SRP says customers end up saving money, not only by avoiding late fees and disconnection fees, but by saving energy as a result of paying more attention to their daily and monthly usage — about 12 percent savings, on average. On the other hand, an analysis by the Arizona Republic newspaper found that M-Power customers who don’t reduce their usage can end up paying more than equivalent power users on regular plans.

PayGo’s Plan

Weiser said that PayGo’s system eliminates many of the problems of previous prepay technologies by providing more up-to-date and accurate calculations of remaining power, as well as daily or even hourly alerts options that can be sent via text message, email or phone. The startup, founded by former executives from utilities and retail power providers, has raised an undisclosed amount of private funding, he said.

PayGo’s hosted software also manages real-time billing settlement, interfacing with legacy utility billing systems in a way that doesn’t require reprogramming, Weiser said.  That could be very attractive to utilities that are trying to upgrade old, batch processing-style billing systems to meet the needs of their smart meter-connected future.

As for the attraction for customers, “People like the ability to determine how and when they’re going to pay to fit their lifestyle,” he said — a proposition he based on the growth of prepay plans in the mobile phone market. “Why shouldn’t this be an opportunity in the electric market?”

Whether or not prepaying electric bills catches on like prepaying for cellphone minutes remains to be seen. As KEMA noted in its recent survey of the potential market, concerns about fair rates and treatment for prepay customers could make broader adoption of the model a challenge for utilities and their state regulators.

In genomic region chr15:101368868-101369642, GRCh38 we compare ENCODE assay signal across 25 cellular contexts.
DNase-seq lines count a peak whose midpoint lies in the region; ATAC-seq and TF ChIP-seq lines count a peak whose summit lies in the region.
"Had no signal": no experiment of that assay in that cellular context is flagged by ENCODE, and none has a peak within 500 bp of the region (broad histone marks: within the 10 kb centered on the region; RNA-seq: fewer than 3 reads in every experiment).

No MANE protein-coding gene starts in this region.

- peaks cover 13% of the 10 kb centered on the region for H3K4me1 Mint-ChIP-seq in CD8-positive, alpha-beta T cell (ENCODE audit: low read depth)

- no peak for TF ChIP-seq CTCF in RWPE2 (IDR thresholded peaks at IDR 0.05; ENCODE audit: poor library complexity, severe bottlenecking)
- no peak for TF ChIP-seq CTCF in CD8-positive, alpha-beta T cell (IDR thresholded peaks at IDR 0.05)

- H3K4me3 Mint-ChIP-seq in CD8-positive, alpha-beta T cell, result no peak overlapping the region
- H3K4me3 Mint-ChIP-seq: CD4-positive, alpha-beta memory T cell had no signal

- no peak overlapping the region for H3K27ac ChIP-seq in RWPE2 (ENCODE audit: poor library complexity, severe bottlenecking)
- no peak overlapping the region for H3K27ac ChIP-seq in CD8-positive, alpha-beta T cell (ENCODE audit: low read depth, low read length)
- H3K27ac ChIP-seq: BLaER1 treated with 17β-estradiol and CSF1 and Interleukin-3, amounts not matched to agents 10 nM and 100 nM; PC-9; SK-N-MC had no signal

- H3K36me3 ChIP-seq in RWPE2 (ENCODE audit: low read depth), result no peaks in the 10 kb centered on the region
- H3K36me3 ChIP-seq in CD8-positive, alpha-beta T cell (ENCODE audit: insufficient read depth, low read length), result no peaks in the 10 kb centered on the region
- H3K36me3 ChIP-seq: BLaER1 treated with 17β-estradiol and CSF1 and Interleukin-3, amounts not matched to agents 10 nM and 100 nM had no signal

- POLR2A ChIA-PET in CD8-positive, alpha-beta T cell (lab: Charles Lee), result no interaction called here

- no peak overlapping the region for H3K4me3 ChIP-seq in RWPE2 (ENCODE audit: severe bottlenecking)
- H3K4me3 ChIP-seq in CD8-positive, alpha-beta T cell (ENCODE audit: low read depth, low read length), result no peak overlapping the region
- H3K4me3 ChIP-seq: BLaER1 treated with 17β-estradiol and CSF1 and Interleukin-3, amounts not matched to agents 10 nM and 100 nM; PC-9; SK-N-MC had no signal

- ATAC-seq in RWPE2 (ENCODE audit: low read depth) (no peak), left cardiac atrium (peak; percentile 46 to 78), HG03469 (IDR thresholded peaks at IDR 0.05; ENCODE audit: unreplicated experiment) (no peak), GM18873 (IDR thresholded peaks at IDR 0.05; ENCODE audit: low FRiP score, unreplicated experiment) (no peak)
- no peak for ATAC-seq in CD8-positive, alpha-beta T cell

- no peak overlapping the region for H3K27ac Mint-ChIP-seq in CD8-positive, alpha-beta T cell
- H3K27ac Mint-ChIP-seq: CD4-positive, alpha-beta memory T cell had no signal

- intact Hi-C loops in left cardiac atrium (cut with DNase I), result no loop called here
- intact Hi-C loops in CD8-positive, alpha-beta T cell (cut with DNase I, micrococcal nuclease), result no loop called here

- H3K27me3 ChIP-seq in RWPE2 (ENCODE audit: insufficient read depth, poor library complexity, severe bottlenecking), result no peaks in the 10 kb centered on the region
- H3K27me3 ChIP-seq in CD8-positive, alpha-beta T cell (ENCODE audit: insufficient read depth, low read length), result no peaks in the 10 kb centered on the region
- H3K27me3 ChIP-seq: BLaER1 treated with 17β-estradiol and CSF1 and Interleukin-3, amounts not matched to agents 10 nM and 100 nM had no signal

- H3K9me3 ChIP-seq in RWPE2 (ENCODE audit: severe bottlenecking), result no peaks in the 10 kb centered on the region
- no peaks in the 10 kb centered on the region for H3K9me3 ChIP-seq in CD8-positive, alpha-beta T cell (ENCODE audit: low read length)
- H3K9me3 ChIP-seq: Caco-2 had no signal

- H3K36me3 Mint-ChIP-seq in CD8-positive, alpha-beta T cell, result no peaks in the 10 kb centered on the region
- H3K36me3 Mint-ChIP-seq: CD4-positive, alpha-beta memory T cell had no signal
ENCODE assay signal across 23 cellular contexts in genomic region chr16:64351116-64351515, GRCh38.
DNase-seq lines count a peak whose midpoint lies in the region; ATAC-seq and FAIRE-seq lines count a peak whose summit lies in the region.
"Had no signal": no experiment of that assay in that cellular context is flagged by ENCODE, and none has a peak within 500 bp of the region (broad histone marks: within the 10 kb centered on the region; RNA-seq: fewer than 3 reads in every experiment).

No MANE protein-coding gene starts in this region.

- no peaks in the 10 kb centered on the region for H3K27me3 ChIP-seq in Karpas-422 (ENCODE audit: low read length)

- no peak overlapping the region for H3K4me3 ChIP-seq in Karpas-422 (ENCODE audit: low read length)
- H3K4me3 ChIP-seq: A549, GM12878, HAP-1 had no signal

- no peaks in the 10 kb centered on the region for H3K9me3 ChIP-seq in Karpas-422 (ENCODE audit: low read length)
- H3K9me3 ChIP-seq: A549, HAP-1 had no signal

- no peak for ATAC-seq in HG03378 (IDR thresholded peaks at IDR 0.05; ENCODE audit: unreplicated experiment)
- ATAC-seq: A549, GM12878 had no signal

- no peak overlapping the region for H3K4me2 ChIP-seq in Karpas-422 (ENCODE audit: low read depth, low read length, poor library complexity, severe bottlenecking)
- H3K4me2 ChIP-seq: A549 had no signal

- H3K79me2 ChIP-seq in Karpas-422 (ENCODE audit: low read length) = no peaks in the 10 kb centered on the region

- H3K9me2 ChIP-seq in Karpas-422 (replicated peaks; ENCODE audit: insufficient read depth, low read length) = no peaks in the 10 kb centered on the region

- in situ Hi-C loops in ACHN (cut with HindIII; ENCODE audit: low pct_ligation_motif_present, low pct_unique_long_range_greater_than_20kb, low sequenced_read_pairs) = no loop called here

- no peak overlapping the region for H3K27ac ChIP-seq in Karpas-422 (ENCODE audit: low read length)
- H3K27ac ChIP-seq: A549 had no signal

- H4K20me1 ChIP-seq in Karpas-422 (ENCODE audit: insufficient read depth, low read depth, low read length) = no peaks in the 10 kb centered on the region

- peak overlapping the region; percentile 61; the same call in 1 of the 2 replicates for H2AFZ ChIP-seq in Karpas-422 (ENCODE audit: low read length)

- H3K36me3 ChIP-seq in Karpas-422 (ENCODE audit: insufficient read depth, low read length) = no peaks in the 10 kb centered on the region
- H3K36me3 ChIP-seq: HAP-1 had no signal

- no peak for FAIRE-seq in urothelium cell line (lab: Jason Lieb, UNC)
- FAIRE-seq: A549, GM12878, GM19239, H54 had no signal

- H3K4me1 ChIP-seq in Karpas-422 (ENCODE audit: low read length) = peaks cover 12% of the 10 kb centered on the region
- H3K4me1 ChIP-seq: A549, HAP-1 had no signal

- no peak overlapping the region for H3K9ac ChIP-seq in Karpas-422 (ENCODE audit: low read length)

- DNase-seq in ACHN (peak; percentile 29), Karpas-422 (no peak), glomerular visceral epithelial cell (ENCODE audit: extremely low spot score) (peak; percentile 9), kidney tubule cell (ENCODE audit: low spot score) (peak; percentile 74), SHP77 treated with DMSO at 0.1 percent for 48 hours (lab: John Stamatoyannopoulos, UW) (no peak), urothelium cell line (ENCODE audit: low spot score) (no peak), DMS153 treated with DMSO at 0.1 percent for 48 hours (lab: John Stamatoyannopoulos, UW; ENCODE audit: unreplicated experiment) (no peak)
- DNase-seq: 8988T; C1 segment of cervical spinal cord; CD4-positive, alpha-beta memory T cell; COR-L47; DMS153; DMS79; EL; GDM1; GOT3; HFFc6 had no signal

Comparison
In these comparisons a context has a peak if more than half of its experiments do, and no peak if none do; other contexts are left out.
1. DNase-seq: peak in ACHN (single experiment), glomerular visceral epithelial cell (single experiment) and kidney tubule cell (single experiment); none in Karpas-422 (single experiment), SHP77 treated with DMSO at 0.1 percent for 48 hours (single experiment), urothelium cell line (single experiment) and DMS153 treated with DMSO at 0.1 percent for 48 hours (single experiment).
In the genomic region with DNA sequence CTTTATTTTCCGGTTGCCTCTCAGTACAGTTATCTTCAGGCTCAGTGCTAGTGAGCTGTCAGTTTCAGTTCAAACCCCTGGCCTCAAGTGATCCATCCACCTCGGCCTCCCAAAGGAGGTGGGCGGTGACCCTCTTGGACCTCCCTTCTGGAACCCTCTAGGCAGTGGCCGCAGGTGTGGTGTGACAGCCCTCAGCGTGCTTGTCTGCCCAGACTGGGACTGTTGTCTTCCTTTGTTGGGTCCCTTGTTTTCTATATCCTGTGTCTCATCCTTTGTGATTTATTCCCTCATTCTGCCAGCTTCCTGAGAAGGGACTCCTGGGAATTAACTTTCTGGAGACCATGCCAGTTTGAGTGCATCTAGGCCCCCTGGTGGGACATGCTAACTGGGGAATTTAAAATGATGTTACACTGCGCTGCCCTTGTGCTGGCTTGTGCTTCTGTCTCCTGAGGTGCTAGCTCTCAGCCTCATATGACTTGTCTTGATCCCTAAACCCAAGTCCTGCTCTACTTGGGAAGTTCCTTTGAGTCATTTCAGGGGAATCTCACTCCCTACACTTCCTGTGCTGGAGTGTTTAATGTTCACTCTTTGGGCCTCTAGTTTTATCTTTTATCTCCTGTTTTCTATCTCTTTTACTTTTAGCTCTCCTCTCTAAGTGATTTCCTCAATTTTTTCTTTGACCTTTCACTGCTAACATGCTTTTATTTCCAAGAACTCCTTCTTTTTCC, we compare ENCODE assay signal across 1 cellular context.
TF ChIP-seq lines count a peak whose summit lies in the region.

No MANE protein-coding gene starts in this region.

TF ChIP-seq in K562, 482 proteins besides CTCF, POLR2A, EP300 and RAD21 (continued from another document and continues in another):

On the other hand, prepayment programs could be made much more sophisticated and user-friendly, if they make clever use of the new capabilities of smart meters — and if the smart meters in place are advanced enough to support them.

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Image courtesy of Shanghai Daddy via Creative Commons license.

  1. What about the fees associated with this type of arrangement? Do the same risks of exorbitant – and hidden – fees exists as we find with prepaid credit cards?

    My concern is that when a prepay meter is put on a home, that energy consumer is effectively hit with a surcharge not applied to non-prepay metered homes. Low income energy consumer seem particularly vulnerable to this.

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  2. That’s right, Mike — that’s what the Arizona Republic wrote about, as I linked to in the story. These things roll out on a case-by-case basis. I think utilities will have a hard time with state regulators on consumer issues, and will want to avoid any kind of backlash by making prepay options as customer-friendly as possible. That probably means no shutoffs without plenty of warning, and maybe some emergency backup plan for when payments stop coming for one reason or another. With the costs utilities avoid by using these things, they may be able to offer some sweet incentives for would-be customers — particularly if they can use that entry into the home to set up load control or demand response options.